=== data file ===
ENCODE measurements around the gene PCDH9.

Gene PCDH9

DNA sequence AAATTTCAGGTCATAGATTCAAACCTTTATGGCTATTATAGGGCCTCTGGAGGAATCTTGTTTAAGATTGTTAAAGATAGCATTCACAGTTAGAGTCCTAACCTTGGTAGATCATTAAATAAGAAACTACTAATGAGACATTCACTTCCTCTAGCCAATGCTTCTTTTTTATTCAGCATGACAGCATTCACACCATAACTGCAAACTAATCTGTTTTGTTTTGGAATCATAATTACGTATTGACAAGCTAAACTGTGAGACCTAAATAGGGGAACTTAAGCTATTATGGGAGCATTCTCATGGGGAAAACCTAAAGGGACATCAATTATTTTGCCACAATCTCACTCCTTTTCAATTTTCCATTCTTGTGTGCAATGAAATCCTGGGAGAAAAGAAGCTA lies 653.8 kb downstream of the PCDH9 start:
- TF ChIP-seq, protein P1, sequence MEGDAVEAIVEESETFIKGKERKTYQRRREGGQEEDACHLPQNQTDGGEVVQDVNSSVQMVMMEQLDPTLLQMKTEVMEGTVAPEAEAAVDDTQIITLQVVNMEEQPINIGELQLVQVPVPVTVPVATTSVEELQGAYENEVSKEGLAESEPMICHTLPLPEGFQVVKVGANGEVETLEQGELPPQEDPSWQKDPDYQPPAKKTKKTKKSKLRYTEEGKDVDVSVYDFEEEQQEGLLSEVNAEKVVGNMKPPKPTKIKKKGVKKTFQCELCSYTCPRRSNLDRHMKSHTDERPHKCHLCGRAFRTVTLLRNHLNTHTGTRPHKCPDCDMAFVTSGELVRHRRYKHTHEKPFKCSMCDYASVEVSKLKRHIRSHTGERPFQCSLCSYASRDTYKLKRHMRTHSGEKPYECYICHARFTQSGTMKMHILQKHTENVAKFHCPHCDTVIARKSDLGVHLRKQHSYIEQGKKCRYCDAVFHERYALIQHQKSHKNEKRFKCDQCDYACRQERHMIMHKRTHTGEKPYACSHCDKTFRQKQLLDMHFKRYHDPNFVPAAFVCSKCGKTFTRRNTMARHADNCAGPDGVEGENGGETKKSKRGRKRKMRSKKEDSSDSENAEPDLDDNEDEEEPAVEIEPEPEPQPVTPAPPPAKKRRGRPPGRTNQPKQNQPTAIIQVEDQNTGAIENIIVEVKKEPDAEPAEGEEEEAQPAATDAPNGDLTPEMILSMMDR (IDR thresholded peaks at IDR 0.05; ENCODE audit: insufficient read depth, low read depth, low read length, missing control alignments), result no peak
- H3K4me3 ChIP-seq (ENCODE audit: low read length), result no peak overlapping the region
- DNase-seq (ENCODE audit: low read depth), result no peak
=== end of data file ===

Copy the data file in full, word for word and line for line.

ENCODE measurements around the gene PCDH9.

Gene PCDH9

DNA sequence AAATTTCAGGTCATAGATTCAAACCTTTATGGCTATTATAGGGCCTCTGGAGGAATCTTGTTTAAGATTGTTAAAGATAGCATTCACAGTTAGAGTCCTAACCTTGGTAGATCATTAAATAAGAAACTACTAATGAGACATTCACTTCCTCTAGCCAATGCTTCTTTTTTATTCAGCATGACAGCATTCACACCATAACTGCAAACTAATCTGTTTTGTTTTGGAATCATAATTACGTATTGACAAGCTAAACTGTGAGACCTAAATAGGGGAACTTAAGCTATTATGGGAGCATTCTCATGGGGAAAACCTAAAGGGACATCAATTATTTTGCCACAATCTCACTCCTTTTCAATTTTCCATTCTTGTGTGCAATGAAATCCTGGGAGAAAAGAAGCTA lies 653.8 kb downstream of the PCDH9 start:
- TF ChIP-seq, protein P1, sequence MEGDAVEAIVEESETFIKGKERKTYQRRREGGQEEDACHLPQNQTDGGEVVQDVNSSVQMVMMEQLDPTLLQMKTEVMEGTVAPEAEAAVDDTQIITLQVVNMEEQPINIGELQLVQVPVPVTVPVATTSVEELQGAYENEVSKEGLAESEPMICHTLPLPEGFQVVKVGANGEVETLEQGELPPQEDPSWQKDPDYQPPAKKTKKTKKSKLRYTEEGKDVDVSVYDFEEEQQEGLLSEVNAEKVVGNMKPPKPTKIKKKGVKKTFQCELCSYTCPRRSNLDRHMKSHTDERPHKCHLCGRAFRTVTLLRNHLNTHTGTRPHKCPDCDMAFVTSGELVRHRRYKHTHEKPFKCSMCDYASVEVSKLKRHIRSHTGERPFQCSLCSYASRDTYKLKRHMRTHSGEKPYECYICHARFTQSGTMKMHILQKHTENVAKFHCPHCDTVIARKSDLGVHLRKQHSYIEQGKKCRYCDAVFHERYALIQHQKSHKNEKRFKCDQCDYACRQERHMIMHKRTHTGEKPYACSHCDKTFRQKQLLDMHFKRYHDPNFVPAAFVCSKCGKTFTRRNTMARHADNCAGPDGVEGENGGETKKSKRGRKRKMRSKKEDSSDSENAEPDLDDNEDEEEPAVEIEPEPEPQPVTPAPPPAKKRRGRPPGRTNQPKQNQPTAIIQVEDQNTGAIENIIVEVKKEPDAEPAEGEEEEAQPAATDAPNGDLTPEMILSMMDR (IDR thresholded peaks at IDR 0.05; ENCODE audit: insufficient read depth, low read depth, low read length, missing control alignments), result no peak
- H3K4me3 ChIP-seq (ENCODE audit: low read length), result no peak overlapping the region
- DNase-seq (ENCODE audit: low read depth), result no peak